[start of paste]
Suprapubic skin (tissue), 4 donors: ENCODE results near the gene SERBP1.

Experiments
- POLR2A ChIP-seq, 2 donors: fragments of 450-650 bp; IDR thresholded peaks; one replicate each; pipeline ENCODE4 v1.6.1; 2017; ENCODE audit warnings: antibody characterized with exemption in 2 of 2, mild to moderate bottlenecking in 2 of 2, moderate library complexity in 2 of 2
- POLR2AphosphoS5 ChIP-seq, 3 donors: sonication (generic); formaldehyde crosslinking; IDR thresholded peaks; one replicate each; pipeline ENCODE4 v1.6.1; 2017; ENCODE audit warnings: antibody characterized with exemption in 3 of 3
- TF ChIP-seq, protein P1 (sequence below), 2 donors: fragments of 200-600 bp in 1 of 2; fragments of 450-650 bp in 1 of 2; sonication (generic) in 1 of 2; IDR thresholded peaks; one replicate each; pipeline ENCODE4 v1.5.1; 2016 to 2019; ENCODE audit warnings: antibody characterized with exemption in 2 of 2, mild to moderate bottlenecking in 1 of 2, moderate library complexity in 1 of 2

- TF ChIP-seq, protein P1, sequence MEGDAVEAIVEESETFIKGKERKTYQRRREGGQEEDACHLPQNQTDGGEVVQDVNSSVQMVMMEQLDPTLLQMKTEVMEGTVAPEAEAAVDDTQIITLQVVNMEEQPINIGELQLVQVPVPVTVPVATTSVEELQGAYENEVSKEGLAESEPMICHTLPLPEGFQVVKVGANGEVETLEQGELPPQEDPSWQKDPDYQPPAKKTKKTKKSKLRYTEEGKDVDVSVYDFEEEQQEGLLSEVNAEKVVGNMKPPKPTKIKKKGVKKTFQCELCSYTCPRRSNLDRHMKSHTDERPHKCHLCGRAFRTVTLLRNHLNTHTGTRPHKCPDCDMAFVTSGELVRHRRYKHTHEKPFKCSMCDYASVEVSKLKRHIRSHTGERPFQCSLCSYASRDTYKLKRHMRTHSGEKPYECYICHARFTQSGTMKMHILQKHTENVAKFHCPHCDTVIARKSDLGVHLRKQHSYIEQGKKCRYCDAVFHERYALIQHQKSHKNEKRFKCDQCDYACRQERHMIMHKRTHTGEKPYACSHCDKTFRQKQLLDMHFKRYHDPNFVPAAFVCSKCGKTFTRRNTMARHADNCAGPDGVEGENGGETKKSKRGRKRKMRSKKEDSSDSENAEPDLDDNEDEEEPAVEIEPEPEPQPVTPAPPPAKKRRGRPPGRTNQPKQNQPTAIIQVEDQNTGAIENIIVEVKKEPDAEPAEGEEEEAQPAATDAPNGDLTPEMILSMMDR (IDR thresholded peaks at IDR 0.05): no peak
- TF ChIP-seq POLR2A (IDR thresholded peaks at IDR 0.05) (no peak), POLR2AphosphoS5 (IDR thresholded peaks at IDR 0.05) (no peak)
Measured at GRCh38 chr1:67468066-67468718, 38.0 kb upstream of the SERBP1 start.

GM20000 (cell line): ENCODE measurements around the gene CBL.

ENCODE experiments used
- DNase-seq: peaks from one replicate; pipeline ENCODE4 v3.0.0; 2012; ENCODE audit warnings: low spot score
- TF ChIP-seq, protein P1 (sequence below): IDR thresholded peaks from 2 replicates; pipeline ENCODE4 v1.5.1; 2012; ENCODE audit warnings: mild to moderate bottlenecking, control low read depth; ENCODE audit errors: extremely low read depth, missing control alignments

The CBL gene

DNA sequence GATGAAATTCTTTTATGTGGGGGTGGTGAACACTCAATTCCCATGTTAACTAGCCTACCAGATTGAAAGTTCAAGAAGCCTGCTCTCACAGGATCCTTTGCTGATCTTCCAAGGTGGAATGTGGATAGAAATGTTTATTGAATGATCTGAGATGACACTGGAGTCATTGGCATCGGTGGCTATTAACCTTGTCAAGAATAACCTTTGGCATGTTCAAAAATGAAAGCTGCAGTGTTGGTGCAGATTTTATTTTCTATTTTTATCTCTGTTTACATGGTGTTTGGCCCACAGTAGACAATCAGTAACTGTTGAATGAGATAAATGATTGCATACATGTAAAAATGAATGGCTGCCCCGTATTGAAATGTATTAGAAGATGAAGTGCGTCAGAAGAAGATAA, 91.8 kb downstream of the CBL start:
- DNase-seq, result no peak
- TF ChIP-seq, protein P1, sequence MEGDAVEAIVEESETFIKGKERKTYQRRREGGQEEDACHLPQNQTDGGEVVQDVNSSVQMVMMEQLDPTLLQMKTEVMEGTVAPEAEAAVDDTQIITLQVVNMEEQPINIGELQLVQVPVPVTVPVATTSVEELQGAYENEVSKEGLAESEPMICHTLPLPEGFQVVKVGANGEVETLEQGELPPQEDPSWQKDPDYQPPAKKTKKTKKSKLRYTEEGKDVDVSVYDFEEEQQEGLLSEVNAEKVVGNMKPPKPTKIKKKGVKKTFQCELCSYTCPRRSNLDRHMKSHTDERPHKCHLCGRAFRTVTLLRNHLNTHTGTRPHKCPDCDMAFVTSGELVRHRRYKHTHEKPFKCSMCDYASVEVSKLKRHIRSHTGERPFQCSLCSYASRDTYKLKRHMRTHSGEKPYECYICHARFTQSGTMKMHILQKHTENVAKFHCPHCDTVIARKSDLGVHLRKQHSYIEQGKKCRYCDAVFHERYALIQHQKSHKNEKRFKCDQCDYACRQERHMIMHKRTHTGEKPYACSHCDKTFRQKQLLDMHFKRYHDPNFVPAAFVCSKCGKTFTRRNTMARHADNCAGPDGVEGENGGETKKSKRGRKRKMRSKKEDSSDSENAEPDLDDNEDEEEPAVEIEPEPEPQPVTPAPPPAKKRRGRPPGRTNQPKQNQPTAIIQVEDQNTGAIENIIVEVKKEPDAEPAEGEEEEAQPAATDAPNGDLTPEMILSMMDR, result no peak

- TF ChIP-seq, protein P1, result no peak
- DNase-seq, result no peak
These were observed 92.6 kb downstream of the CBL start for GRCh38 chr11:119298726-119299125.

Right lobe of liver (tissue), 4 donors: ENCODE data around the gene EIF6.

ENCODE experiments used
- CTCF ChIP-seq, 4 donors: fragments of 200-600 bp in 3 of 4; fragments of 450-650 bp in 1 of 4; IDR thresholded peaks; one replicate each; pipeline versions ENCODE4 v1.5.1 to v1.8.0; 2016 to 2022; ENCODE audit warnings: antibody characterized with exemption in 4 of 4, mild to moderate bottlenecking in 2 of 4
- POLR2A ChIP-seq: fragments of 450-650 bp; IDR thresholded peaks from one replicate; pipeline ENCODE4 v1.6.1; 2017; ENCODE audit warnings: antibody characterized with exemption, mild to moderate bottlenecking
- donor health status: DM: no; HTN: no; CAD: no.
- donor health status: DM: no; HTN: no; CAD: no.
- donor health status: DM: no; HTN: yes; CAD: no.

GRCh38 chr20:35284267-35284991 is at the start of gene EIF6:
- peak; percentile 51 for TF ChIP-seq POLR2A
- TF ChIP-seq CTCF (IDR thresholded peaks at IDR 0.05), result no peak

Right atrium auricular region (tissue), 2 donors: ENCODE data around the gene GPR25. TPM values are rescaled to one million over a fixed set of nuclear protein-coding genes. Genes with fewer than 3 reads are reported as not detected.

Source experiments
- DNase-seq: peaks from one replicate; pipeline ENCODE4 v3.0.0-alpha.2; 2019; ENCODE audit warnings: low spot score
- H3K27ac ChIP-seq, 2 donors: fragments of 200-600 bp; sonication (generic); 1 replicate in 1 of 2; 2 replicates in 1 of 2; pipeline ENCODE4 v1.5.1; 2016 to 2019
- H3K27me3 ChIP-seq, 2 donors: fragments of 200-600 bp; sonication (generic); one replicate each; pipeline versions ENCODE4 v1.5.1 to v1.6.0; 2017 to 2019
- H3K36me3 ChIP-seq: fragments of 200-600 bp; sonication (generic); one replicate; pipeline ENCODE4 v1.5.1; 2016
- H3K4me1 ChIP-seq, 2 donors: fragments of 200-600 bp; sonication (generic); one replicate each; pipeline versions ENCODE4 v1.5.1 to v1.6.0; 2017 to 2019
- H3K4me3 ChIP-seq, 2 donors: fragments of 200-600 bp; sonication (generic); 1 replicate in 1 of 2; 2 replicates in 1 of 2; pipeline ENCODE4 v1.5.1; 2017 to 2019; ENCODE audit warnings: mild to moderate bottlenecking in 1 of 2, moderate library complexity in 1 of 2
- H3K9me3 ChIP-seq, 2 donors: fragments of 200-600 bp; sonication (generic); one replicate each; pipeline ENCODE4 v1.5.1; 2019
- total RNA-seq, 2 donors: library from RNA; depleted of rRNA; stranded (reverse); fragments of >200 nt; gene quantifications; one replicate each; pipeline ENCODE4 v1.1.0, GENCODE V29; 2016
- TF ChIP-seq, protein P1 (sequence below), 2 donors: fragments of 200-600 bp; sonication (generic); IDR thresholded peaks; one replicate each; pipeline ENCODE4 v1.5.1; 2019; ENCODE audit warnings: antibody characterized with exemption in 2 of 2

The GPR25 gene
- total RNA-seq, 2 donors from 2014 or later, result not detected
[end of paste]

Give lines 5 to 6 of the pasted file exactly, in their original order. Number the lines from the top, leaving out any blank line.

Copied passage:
- TF ChIP-seq, protein P1 (sequence below), 2 donors: fragments of 200-600 bp in 1 of 2; fragments of 450-650 bp in 1 of 2; sonication (generic) in 1 of 2; IDR thresholded peaks; one replicate each; pipeline ENCODE4 v1.5.1; 2016 to 2019; ENCODE audit warnings: antibody characterized with exemption in 2 of 2, mild to moderate bottlenecking in 1 of 2, moderate library complexity in 1 of 2

- TF ChIP-seq, protein P1, sequence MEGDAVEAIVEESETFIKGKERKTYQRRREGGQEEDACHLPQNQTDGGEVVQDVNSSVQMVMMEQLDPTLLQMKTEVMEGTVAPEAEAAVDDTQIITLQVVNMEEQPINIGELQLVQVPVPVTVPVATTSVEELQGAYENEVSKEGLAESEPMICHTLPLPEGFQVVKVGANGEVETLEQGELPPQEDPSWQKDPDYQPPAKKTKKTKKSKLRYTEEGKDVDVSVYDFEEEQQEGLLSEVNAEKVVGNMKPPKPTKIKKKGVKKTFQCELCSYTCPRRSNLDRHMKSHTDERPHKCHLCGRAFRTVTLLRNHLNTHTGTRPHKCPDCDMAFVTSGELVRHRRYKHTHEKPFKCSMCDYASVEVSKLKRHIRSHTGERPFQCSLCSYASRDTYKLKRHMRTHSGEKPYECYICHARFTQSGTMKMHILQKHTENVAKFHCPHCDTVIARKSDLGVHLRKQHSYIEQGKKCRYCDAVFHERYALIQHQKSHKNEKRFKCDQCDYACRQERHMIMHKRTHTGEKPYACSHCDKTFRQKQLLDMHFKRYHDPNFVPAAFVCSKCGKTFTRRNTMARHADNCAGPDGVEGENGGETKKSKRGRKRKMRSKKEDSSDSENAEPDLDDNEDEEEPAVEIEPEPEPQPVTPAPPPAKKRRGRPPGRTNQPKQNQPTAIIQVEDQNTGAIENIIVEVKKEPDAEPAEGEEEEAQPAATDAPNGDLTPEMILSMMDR (IDR thresholded peaks at IDR 0.05): no peak